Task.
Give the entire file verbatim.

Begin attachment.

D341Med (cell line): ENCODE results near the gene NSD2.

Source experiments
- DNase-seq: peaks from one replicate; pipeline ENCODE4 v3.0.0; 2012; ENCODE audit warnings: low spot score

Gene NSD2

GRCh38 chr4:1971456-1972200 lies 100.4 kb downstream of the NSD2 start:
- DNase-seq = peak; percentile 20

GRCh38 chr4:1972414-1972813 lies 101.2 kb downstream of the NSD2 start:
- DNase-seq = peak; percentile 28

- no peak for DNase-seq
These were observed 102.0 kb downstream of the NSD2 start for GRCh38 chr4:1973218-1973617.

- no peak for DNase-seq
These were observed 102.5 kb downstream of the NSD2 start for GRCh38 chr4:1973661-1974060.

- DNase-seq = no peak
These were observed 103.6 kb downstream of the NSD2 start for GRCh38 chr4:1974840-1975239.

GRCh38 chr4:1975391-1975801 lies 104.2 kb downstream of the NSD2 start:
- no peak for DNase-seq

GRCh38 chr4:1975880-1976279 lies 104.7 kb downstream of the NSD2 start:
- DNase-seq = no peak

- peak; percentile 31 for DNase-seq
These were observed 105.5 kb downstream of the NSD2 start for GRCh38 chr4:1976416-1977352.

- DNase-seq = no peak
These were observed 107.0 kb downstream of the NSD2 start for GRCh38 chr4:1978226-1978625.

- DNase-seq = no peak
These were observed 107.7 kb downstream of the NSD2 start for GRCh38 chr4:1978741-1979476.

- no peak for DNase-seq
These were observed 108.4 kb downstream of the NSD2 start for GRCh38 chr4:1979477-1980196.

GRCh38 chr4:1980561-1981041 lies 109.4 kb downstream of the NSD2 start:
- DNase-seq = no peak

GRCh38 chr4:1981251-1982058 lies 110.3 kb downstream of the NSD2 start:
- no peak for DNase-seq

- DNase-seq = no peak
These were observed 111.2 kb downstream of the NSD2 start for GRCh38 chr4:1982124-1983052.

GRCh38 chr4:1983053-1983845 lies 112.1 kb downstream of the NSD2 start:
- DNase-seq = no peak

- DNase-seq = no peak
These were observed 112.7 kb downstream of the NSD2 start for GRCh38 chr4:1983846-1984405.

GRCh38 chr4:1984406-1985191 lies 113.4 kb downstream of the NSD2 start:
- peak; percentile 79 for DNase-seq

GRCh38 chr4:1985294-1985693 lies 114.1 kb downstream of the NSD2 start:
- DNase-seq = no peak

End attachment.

D341Med (cell line): ENCODE results near the gene NSD2.

Source experiments
- DNase-seq: peaks from one replicate; pipeline ENCODE4 v3.0.0; 2012; ENCODE audit warnings: low spot score

Gene NSD2

GRCh38 chr4:1971456-1972200 lies 100.4 kb downstream of the NSD2 start:
- DNase-seq = peak; percentile 20

GRCh38 chr4:1972414-1972813 lies 101.2 kb downstream of the NSD2 start:
- DNase-seq = peak; percentile 28

- no peak for DNase-seq
These were observed 102.0 kb downstream of the NSD2 start for GRCh38 chr4:1973218-1973617.

- no peak for DNase-seq
These were observed 102.5 kb downstream of the NSD2 start for GRCh38 chr4:1973661-1974060.

- DNase-seq = no peak
These were observed 103.6 kb downstream of the NSD2 start for GRCh38 chr4:1974840-1975239.

GRCh38 chr4:1975391-1975801 lies 104.2 kb downstream of the NSD2 start:
- no peak for DNase-seq

GRCh38 chr4:1975880-1976279 lies 104.7 kb downstream of the NSD2 start:
- DNase-seq = no peak

- peak; percentile 31 for DNase-seq
These were observed 105.5 kb downstream of the NSD2 start for GRCh38 chr4:1976416-1977352.

- DNase-seq = no peak
These were observed 107.0 kb downstream of the NSD2 start for GRCh38 chr4:1978226-1978625.

- DNase-seq = no peak
These were observed 107.7 kb downstream of the NSD2 start for GRCh38 chr4:1978741-1979476.

- no peak for DNase-seq
These were observed 108.4 kb downstream of the NSD2 start for GRCh38 chr4:1979477-1980196.

GRCh38 chr4:1980561-1981041 lies 109.4 kb downstream of the NSD2 start:
- DNase-seq = no peak

GRCh38 chr4:1981251-1982058 lies 110.3 kb downstream of the NSD2 start:
- no peak for DNase-seq

- DNase-seq = no peak
These were observed 111.2 kb downstream of the NSD2 start for GRCh38 chr4:1982124-1983052.

GRCh38 chr4:1983053-1983845 lies 112.1 kb downstream of the NSD2 start:
- DNase-seq = no peak

- DNase-seq = no peak
These were observed 112.7 kb downstream of the NSD2 start for GRCh38 chr4:1983846-1984405.

GRCh38 chr4:1984406-1985191 lies 113.4 kb downstream of the NSD2 start:
- peak; percentile 79 for DNase-seq

GRCh38 chr4:1985294-1985693 lies 114.1 kb downstream of the NSD2 start:
- DNase-seq = no peak